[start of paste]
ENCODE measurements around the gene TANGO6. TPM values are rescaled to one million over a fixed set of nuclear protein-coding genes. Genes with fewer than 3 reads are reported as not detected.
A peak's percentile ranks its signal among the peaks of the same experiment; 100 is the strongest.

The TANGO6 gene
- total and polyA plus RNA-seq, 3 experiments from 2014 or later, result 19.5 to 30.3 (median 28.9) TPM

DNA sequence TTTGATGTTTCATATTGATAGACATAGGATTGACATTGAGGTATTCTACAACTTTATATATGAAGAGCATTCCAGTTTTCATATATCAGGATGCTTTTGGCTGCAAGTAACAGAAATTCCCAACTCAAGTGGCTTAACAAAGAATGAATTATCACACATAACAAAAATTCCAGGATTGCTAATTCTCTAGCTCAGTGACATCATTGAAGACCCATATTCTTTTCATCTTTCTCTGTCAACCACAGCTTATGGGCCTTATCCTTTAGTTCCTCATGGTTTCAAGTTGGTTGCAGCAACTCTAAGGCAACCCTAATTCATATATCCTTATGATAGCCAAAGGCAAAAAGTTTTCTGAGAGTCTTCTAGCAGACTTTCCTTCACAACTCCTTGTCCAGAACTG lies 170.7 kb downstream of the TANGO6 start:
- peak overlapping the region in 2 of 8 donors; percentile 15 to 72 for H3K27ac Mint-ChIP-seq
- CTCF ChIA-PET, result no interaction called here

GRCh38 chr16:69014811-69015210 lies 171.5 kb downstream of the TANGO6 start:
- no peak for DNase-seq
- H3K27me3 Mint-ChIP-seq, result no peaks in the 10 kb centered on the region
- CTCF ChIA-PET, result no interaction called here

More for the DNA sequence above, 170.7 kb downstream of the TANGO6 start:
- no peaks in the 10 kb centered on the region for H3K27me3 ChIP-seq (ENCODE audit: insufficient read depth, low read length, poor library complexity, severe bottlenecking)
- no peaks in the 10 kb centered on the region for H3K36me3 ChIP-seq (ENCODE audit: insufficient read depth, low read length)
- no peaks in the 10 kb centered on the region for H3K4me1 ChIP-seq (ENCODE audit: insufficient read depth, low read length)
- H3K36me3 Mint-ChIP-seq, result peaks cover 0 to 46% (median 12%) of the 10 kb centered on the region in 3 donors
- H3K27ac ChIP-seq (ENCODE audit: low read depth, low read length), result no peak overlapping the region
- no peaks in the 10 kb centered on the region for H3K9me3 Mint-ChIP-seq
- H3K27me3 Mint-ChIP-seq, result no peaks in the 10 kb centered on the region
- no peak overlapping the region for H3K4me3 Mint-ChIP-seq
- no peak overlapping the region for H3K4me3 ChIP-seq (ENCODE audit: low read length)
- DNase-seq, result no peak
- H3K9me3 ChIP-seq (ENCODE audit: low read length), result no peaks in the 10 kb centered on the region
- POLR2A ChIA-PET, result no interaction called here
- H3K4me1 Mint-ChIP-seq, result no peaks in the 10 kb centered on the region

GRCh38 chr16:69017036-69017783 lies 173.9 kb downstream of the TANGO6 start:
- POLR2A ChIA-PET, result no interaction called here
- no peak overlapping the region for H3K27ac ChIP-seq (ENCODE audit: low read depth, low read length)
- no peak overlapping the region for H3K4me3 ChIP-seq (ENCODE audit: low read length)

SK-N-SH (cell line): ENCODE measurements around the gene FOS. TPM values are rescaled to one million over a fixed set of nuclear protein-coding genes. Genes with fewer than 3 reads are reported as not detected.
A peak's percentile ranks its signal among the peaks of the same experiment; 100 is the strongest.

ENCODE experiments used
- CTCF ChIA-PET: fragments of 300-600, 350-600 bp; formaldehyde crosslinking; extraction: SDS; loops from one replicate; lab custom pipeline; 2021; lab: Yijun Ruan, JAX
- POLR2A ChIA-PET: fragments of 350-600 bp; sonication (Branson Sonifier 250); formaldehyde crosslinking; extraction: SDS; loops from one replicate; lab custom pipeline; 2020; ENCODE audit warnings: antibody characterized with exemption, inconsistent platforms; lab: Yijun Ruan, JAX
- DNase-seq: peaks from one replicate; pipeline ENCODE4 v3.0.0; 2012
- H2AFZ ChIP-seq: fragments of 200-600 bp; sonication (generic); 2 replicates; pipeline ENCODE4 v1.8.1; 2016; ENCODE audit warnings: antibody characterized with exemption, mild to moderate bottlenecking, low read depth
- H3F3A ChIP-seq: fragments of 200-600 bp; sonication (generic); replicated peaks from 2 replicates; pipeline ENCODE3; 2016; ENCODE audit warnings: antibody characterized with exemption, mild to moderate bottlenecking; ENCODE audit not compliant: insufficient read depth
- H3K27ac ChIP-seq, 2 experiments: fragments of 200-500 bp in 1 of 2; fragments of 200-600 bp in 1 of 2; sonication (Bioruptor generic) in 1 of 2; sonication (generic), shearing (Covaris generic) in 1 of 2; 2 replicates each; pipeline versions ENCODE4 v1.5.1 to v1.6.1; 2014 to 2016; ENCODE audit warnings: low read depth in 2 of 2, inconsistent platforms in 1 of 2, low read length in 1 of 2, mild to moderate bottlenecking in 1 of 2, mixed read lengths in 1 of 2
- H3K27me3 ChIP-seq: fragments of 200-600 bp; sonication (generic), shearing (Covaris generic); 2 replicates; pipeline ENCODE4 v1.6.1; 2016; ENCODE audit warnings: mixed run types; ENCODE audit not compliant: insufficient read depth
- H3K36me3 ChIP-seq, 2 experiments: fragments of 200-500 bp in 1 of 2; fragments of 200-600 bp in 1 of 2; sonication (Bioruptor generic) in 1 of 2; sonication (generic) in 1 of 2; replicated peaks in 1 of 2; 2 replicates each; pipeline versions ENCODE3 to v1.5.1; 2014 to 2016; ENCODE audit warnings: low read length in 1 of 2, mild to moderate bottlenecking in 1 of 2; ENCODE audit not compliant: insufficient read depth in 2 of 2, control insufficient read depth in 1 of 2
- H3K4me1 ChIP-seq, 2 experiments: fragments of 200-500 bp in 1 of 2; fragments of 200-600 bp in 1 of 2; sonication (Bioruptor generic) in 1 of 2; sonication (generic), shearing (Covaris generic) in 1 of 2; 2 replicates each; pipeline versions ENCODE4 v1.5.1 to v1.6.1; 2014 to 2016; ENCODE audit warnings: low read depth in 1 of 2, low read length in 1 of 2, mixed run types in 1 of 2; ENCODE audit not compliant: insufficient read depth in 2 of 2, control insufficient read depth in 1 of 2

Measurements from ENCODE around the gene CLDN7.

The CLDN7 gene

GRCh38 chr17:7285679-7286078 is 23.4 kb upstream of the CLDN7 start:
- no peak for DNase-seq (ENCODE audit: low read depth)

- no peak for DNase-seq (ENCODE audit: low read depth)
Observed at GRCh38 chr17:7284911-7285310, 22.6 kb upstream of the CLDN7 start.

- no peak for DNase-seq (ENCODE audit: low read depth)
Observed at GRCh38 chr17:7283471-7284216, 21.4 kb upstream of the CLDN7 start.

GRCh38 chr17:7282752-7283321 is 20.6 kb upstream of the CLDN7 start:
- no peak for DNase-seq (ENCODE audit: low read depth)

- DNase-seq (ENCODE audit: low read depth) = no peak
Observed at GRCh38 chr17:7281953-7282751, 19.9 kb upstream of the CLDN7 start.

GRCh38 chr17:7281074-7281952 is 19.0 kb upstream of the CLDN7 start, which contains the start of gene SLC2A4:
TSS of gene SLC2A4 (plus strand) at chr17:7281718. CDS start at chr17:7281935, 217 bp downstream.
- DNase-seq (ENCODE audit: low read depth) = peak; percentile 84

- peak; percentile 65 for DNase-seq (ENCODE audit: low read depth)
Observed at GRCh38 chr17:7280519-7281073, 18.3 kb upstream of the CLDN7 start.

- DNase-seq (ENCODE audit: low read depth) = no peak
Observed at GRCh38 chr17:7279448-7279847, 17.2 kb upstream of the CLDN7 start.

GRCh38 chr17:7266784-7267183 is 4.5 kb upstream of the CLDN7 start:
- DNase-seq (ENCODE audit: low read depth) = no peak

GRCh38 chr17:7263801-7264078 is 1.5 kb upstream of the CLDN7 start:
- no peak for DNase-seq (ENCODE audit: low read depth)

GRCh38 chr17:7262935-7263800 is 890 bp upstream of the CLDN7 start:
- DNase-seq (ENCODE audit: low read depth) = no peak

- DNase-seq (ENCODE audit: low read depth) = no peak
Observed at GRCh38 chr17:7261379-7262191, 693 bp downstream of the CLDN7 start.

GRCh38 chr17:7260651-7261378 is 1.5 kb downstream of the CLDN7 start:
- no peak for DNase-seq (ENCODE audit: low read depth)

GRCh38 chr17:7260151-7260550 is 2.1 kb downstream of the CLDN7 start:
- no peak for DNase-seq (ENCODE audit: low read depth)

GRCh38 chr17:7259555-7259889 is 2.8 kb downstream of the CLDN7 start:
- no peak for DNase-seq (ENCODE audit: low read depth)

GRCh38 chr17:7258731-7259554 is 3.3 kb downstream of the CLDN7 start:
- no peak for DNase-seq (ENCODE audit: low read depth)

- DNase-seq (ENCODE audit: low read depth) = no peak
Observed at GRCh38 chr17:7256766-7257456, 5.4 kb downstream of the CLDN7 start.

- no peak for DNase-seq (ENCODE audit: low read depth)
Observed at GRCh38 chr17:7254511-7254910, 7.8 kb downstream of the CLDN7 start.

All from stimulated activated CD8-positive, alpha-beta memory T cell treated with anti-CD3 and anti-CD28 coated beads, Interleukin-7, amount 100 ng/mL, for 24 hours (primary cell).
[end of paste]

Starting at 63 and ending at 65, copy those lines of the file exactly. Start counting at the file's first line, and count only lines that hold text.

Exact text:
GRCh38 chr17:7263801-7264078 is 1.5 kb upstream of the CLDN7 start:
- no peak for DNase-seq (ENCODE audit: low read depth)

GRCh38 chr17:7262935-7263800 is 890 bp upstream of the CLDN7 start: